“The whole idea is to get them to be self-sustaining and perhaps earn a bit of income on the side,” Ms Khan said.
By Manasa Kalouniviti
March 06, 2018
“I started in hydroponics five years ago in Indonesia when I learned that this was a very healthy way of planting vegetables because no pesticides are used.
“We started designing urban farming programs in Indonesia and now I’m very happy that a lot of people back home, who live in big houses, are doing their own farming at home because health is our number one concern right now,” she said.
Ms Ambadar said they started by teaching the students at the centre to use old and recycled materials such as empty plastic bottles, buckets and discarded plastic pipes in developing their hydroponics farms.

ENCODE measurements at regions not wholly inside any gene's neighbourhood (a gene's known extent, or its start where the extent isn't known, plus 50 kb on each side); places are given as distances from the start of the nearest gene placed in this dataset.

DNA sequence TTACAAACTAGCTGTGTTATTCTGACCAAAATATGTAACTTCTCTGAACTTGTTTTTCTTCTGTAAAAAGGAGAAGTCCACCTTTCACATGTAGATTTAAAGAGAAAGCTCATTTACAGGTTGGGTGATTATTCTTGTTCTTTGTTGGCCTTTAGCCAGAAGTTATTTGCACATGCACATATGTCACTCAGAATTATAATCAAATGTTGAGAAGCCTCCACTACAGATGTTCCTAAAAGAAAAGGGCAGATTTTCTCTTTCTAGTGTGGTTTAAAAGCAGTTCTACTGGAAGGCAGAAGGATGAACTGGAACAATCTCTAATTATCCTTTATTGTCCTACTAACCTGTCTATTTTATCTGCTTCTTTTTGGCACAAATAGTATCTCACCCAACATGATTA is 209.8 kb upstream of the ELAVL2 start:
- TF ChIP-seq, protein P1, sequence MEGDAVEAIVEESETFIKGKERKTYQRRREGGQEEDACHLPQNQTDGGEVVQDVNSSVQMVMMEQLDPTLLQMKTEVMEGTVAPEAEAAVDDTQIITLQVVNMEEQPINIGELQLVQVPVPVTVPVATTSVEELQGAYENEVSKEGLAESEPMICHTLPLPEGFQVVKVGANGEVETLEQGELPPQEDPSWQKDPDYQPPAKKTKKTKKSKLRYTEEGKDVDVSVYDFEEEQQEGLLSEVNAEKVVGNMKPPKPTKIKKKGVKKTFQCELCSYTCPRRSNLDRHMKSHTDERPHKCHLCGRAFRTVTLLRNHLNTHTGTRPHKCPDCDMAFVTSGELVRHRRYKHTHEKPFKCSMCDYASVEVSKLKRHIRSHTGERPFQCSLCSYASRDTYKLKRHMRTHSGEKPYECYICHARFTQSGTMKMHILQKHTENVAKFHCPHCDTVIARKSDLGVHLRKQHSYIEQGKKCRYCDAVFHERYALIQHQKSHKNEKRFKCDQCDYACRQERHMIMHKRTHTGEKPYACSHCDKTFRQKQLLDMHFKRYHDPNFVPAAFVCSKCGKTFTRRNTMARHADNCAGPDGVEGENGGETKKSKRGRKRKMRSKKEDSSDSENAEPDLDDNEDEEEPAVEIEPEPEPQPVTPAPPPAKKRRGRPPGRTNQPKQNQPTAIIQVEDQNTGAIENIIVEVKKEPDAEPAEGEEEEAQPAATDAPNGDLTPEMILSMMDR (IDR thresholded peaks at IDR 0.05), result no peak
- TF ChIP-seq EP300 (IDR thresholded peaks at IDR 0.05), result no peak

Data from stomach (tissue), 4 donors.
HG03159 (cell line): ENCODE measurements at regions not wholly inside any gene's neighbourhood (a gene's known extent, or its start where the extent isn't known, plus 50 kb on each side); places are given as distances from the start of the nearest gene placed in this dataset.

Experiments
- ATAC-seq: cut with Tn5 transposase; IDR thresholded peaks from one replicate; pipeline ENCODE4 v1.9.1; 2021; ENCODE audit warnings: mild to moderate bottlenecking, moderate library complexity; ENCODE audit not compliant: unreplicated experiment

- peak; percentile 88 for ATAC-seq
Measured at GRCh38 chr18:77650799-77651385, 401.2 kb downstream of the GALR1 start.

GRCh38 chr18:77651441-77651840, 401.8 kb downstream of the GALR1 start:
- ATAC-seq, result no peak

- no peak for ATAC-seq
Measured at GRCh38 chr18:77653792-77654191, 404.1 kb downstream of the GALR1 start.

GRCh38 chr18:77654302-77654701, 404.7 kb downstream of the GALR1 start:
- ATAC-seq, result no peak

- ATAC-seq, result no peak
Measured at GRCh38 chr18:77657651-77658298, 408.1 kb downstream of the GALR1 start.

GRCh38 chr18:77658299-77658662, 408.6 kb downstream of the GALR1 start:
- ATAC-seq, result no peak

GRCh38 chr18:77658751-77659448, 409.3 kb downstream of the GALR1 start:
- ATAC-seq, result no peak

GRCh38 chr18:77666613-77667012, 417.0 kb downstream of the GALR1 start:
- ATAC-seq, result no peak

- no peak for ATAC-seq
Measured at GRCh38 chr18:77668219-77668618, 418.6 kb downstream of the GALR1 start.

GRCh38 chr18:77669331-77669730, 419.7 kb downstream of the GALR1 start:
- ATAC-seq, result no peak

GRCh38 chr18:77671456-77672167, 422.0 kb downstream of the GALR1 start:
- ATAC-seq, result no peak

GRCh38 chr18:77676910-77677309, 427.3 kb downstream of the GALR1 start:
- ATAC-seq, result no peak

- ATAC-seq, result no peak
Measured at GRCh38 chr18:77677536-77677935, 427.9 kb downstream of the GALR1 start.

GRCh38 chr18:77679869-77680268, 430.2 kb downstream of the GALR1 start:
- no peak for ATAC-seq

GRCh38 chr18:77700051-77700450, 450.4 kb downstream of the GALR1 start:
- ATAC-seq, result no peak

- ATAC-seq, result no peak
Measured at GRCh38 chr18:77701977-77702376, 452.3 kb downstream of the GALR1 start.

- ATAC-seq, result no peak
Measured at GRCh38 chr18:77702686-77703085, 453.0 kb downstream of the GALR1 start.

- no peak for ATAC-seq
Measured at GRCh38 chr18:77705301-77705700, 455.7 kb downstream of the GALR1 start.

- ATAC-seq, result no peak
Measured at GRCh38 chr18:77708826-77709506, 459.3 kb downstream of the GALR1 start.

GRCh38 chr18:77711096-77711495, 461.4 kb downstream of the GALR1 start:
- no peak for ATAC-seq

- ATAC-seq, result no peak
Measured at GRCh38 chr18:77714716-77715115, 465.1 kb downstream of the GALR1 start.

Meanwhile, centre manager Shazna Khan said Ms Ambadar was a specialised trainer in hydroponics and operated her own hydroponics farm in Indonesia.
“The course is all about environment friendly farming in water rather than soil,” Ms Khan said.
“And everything that we use is either recycled or reused and all the nutrients are available locally. At the end of the eight-week course the students received a certificate and a cash prize to help them buy their equipment to start their own businesses.